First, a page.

After years spent in the city, working with his business partner Randy on Bränd media, Ethan finds himself in the quiet, closed-off town of Starkfield. His wife Zenobia is perpetually distracted by the swirling #MeToo politics, the Kavanaugh hearings, and her duties to the feminist activism group she formed: All Them Witches. Ethan finds himself caught between their regular meetings at his home and the battle to get his livewire daughter Alex to sleep.
But the new, stilted rhythm of his life is interrupted when he receives a panicked message. Accusations. Against Randy. A slew of them. And Ethan is abruptly forced to question everything: his past, his future, his marriage, and what he values most.
Unrelenting in its satire, The Smash-up jolts you into the twisted psyche of successful brand advertising, where historic exploitation is only ever a panicked phone-call away. With magnetic energy and doses of comic wit, Benjamin creates a world of social media algorithms, extreme polarization, the collapsing of identity into tweet-sized spaces, and the spectre of violence that can be found even in the quietest places.
I have really enjoyed reading this book as part of a buddy read organised by the wonderful riverrun books. Thanks so much to Ana and all of the team at riverrun/Quercus for running what I think are the best book chats on Twitter, and for my beautiful hardback copy of this book.
The Smash-Up is a hyper-modern book, sharp and spiky and utterly uncompromising in its refusal to take the easy road. Everything is complicated and messy and dusted with layers of ambiguity, from Zo’s activism to Ethan’s ‘good guy’ status. It reminded me a lot of Natasha Randall’s Love Orange (another riverrun delight, and my first buddy read experience), which I said in my review seemed to represent a new way of writing fiction. I think The Smash-Up, though different in many ways to Randall’s book, is part of that same movement towards something exciting and new, an ultra-modern mode of fiction that acknowledges the interconnectedness of family life, politics, social media, violence – everything crashing together and overloading our systems. The ‘domestic space’ no longer exists outside of politics, if it ever really did, and our lives are played out in a kind of public performance that makes the idea of a ‘private life’ seem anachronistic.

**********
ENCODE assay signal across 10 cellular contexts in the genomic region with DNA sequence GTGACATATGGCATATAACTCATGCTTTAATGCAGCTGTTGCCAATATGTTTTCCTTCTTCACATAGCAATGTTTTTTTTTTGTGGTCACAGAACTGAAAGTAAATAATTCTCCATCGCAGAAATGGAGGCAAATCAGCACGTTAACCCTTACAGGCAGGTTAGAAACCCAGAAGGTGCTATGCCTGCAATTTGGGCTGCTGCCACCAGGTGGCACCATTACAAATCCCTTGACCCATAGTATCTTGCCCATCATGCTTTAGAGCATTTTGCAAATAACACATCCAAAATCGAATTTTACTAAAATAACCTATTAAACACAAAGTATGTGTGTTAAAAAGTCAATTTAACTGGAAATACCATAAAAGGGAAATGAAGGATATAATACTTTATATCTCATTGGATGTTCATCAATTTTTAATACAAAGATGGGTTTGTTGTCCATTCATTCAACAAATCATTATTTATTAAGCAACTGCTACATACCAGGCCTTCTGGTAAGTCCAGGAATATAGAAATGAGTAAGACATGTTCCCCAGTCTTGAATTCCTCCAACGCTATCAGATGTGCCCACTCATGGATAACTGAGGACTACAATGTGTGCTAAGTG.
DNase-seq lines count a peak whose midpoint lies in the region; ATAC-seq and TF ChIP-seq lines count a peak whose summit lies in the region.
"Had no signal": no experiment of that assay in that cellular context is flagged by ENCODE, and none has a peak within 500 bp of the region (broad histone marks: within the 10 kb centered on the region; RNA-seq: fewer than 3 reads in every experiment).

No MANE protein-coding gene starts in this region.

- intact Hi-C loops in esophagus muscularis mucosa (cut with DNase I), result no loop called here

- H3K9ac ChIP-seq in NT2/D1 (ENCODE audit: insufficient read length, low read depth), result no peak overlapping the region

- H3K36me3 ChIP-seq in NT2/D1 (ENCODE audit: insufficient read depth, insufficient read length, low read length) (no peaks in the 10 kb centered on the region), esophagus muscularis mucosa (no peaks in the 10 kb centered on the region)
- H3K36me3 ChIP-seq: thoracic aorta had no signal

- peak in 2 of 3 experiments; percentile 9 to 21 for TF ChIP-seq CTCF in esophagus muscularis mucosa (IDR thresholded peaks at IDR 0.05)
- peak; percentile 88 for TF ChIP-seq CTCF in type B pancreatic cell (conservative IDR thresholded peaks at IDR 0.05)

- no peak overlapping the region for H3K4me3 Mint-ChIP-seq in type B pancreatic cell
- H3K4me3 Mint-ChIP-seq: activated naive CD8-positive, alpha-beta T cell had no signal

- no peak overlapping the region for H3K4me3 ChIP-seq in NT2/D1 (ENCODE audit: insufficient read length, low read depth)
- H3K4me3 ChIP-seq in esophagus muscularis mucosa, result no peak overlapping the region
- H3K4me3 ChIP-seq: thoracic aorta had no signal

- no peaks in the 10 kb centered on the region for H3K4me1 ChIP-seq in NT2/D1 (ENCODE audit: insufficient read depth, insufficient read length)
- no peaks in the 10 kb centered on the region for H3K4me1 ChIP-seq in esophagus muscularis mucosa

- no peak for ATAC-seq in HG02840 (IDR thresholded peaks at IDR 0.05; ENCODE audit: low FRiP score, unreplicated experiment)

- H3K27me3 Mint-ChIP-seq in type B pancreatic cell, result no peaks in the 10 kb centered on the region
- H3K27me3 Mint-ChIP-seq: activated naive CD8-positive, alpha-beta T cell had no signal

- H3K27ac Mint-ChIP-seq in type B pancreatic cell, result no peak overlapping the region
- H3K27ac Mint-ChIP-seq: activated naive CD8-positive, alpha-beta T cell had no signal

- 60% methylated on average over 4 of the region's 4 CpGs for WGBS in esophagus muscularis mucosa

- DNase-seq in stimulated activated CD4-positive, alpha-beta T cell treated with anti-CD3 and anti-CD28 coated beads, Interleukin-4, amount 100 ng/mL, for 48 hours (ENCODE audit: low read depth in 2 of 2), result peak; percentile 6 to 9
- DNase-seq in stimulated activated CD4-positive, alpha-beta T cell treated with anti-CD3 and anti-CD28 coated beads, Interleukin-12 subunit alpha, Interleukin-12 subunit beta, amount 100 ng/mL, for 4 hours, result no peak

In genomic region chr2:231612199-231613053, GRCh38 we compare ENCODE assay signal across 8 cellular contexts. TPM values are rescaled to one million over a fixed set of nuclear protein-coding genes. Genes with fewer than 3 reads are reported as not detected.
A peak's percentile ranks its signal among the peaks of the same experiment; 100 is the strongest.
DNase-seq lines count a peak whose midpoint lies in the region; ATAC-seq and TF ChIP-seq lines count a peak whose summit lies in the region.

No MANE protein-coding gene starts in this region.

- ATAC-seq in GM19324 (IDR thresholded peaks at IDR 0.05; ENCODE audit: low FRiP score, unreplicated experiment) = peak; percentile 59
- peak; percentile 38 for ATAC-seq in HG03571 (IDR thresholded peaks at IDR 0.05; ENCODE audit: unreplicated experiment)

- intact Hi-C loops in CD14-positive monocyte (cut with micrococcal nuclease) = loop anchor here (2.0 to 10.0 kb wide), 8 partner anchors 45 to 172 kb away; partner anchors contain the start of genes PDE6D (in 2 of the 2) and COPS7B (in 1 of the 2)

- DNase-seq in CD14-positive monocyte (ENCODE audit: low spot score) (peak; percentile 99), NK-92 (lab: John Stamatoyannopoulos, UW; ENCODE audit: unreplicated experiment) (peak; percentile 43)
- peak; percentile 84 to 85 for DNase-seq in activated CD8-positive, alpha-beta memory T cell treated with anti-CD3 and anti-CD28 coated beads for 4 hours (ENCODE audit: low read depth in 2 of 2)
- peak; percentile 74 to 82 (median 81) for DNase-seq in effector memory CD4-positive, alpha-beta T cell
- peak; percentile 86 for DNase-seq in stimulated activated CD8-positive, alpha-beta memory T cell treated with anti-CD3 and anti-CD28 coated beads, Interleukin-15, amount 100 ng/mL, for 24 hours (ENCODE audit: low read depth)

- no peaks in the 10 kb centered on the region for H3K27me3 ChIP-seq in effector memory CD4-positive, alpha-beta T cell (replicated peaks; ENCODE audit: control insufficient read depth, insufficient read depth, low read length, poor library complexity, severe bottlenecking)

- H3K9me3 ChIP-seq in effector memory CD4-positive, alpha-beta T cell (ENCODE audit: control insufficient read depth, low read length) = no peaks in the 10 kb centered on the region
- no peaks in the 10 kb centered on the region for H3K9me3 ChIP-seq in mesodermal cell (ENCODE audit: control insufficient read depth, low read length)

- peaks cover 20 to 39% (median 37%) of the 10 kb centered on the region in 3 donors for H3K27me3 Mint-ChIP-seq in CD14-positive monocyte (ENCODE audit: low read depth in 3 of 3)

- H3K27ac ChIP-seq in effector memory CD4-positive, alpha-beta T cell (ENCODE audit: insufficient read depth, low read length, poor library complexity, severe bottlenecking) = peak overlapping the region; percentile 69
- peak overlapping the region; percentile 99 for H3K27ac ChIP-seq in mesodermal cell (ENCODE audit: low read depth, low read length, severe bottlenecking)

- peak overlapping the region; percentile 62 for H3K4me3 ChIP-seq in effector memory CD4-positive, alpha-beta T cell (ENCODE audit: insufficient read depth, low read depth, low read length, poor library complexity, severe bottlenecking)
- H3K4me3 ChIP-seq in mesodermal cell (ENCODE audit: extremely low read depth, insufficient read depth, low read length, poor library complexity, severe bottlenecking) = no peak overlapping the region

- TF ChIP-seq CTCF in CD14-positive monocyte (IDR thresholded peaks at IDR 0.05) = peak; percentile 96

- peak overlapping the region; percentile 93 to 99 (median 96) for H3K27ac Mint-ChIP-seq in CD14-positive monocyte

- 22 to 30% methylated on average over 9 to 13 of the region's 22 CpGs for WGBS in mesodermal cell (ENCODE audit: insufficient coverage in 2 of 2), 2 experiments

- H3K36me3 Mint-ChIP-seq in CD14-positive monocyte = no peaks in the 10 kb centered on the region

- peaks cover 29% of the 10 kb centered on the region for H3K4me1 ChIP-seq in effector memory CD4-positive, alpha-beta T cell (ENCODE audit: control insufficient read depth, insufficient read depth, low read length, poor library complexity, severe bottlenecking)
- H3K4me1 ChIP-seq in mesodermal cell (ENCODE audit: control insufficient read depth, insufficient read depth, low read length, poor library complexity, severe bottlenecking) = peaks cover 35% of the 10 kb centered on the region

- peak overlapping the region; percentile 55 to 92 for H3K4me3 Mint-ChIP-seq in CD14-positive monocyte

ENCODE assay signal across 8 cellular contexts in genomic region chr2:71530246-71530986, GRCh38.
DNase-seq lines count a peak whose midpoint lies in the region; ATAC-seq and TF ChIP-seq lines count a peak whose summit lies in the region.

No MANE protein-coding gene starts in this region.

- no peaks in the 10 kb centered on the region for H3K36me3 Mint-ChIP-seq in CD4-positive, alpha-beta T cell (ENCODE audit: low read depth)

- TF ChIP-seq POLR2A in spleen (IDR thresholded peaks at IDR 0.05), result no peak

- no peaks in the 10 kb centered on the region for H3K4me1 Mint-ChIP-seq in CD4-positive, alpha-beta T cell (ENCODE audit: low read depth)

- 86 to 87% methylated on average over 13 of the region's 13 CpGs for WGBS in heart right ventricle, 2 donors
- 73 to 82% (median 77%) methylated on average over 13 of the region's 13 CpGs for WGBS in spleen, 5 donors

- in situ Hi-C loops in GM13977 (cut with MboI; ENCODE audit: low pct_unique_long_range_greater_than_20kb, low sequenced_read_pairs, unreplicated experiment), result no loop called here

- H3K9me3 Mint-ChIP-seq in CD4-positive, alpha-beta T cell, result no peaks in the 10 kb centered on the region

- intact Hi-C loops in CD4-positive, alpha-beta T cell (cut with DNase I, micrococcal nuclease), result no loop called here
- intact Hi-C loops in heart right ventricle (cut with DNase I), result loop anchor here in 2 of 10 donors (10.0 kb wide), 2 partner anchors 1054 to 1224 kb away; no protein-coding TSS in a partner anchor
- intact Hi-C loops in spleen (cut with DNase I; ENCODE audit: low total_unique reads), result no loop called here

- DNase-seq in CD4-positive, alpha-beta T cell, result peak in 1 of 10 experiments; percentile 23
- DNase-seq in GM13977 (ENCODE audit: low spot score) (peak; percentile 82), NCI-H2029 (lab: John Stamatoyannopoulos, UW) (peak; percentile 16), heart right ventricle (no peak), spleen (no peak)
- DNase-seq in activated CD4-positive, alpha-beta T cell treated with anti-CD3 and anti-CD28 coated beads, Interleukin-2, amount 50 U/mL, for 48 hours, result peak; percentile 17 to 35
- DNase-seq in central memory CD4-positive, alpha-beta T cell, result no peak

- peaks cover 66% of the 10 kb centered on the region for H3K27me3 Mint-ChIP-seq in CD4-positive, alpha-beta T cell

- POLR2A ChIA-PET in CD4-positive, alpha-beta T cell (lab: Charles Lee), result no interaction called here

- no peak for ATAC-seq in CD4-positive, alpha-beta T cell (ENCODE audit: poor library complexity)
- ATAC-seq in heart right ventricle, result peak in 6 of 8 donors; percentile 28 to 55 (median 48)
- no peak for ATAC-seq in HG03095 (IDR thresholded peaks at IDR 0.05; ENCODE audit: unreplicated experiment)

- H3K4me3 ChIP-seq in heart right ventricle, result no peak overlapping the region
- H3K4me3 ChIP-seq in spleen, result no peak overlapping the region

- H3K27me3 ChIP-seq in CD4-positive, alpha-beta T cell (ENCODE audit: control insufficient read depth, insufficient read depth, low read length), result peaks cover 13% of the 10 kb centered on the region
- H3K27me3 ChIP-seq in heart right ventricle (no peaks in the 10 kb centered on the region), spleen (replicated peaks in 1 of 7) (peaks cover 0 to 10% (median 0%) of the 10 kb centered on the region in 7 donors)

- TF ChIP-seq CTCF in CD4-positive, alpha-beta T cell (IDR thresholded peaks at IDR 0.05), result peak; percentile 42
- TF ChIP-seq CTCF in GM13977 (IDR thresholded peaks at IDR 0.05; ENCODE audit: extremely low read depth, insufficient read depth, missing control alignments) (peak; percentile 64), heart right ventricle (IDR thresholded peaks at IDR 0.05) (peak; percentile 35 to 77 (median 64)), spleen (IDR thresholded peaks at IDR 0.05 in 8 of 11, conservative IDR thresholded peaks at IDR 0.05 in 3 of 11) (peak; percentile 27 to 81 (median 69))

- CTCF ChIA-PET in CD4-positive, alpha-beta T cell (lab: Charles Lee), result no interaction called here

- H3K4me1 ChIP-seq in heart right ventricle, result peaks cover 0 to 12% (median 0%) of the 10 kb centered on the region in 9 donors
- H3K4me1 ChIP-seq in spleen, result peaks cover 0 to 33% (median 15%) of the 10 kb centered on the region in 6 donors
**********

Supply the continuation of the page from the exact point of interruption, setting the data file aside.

Strange to think that if I was writing this review a week ago, I would still be saying how timely it is, how it captures our era of misinformation and disillusionment perfectly, but I would probably be able to write it without tears in my eyes and anger in my heart. It is a very odd experience when the book you are reading, which is already highly relevant and absolutely on point about the issues of modern society and its mad, messy, confusing chaos, becomes more and more impactful by the hour as the news of the past week rolls in. By the end of this book, I was so deeply immersed in the truth of what Benjamin shows us that I was crying both with sadness and with relief that my feelings could have found such a corollary in fiction. If ever there was a book to read RIGHT NOW, this is it.
It is quite hard for me to articulate my thoughts on this book as I have only just finished it, and I know that the final buddy read tonight will help me corral my scattered ideas. I also think this is definitely a book that warrants re-reading – in fact, the geek in me would love to write an essay on The Smash-Up and Love Orange, so perhaps, lucky blog readers, there will be further ramblings from me in the future! For now, let me say that if you want to read a novel that just about sums up what it is to live in the world today, that probes the difficult questions and makes your brain whirr, that is more than just thought-provoking but rather thought-agitating, The Smash-Up will not disappoint. I’m already looking forward to rereading it.
The Smash-Up by Ali Benjamin is out now from riverrun books and is available to purchase here.